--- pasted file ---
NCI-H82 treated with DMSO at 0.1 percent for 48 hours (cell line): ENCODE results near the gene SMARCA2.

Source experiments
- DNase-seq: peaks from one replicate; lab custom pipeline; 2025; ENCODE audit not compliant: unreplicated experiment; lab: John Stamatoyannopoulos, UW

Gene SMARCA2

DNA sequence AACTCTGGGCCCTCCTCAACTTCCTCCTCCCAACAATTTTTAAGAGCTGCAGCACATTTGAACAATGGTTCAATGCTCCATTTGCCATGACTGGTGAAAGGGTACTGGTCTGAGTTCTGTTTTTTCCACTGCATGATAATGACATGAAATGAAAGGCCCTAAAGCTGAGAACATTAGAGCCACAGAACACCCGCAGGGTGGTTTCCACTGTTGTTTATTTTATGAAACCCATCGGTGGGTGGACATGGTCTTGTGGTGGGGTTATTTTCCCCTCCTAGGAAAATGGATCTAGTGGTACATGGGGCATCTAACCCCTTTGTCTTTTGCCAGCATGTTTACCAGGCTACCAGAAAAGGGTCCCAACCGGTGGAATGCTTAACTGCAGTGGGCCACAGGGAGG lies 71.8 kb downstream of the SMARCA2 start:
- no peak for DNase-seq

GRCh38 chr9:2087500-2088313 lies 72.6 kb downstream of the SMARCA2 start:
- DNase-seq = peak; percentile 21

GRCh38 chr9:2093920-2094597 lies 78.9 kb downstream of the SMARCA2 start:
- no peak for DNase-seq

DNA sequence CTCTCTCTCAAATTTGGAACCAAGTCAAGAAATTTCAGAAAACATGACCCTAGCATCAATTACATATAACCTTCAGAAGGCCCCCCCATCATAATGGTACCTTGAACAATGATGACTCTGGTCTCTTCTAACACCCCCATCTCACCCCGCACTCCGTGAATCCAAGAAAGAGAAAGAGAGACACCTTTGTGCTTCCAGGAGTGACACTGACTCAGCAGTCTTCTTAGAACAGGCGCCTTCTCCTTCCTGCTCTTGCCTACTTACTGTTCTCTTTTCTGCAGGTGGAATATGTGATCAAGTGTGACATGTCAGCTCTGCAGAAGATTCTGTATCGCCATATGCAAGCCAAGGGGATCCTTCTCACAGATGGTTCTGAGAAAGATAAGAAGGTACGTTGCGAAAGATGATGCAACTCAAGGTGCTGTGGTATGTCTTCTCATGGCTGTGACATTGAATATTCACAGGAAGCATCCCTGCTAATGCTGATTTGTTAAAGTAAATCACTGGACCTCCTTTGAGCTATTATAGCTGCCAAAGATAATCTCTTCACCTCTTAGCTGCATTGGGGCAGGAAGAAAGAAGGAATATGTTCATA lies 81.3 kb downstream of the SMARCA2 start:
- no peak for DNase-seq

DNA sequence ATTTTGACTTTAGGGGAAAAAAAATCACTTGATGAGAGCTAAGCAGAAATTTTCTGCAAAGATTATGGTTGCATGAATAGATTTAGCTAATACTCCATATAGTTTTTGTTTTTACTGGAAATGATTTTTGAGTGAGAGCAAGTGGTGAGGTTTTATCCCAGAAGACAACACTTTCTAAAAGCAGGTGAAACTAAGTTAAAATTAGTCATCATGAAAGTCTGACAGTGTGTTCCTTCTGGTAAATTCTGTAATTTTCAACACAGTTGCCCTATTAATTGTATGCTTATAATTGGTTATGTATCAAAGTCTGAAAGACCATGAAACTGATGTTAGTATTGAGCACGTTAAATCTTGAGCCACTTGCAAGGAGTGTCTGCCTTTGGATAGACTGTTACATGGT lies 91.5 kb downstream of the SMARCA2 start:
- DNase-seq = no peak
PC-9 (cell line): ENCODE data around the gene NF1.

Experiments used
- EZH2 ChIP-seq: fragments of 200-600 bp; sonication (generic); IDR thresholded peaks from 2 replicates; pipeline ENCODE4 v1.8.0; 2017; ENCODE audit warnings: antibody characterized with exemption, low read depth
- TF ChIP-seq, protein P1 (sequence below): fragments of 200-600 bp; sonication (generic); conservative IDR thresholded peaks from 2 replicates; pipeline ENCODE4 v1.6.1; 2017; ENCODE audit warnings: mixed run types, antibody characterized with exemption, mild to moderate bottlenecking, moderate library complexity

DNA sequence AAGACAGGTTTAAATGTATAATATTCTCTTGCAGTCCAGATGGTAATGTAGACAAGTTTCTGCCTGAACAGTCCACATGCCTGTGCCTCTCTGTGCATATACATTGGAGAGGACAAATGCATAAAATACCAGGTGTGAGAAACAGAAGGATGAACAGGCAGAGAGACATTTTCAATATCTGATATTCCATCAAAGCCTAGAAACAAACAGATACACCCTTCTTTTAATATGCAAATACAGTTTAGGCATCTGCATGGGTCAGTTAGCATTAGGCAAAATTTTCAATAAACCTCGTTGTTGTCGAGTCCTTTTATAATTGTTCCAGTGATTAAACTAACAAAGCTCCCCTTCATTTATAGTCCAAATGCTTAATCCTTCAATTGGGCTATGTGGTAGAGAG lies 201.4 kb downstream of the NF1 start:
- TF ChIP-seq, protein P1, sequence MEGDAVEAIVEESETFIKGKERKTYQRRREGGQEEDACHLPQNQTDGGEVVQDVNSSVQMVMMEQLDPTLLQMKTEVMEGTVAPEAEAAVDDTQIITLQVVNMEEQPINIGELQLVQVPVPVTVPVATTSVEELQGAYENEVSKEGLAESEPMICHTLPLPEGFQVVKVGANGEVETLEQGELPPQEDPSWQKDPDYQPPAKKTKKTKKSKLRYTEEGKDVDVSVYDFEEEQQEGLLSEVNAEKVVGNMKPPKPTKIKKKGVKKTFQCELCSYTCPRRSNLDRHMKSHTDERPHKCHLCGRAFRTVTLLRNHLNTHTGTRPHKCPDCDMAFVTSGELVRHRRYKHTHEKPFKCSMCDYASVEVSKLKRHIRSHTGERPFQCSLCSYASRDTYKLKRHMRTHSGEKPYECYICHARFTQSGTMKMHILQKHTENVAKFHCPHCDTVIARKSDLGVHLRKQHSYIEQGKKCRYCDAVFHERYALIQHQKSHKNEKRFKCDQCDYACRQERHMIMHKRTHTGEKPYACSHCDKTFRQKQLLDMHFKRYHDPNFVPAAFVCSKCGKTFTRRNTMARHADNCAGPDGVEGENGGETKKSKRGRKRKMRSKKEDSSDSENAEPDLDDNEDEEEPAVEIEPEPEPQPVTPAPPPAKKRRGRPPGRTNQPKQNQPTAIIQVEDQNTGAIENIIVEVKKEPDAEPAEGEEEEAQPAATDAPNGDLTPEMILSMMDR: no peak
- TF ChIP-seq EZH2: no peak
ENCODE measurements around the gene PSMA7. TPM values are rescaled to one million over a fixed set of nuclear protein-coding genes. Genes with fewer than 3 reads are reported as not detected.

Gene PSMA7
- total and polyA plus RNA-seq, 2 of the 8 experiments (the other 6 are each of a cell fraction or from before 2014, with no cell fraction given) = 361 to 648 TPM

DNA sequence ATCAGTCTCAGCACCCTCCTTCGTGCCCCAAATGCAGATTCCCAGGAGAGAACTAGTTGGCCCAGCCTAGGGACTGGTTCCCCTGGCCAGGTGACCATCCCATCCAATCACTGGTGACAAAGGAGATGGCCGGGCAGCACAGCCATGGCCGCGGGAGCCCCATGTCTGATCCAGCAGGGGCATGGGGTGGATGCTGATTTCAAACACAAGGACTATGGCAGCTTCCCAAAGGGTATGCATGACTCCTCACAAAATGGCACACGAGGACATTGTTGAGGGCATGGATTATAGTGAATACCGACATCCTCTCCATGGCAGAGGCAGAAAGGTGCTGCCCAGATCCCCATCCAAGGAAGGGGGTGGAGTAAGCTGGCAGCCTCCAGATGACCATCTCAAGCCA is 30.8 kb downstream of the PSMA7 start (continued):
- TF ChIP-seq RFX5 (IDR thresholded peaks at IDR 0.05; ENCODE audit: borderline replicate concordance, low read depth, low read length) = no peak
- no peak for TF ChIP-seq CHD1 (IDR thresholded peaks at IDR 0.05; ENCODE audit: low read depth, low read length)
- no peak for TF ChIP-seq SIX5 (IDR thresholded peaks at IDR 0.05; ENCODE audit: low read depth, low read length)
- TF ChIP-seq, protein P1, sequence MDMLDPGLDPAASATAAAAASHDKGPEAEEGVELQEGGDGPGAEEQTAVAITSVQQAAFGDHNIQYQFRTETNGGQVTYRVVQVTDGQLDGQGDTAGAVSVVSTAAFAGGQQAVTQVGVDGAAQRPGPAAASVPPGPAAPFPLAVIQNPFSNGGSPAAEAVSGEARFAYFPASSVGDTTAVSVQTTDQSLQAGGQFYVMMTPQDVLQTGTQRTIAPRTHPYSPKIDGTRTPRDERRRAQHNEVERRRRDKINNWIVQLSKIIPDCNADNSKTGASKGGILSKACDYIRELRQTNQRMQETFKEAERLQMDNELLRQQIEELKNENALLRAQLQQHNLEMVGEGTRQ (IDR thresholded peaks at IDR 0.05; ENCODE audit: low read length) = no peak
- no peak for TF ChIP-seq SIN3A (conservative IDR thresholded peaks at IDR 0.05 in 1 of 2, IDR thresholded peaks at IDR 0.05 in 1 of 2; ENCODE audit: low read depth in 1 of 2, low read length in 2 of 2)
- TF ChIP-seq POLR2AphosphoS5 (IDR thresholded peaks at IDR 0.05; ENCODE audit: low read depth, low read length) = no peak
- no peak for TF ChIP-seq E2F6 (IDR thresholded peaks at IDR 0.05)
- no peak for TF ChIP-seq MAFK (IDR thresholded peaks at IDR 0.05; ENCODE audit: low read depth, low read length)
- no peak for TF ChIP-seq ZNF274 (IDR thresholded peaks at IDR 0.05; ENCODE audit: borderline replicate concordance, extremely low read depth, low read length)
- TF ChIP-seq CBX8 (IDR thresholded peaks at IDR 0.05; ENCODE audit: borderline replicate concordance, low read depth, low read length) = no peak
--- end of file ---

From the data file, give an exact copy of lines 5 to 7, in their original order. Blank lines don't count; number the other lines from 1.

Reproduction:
DNA sequence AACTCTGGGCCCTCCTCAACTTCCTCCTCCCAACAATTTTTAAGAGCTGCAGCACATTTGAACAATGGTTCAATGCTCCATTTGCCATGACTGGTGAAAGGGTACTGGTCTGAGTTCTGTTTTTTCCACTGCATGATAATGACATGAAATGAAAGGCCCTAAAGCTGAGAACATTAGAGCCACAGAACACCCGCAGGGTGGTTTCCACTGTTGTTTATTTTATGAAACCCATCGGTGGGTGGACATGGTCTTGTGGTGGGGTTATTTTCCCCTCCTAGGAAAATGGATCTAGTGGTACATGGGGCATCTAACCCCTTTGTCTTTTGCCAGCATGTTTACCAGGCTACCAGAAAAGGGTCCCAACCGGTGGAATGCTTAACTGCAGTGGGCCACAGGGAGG lies 71.8 kb downstream of the SMARCA2 start:
- no peak for DNase-seq

GRCh38 chr9:2087500-2088313 lies 72.6 kb downstream of the SMARCA2 start: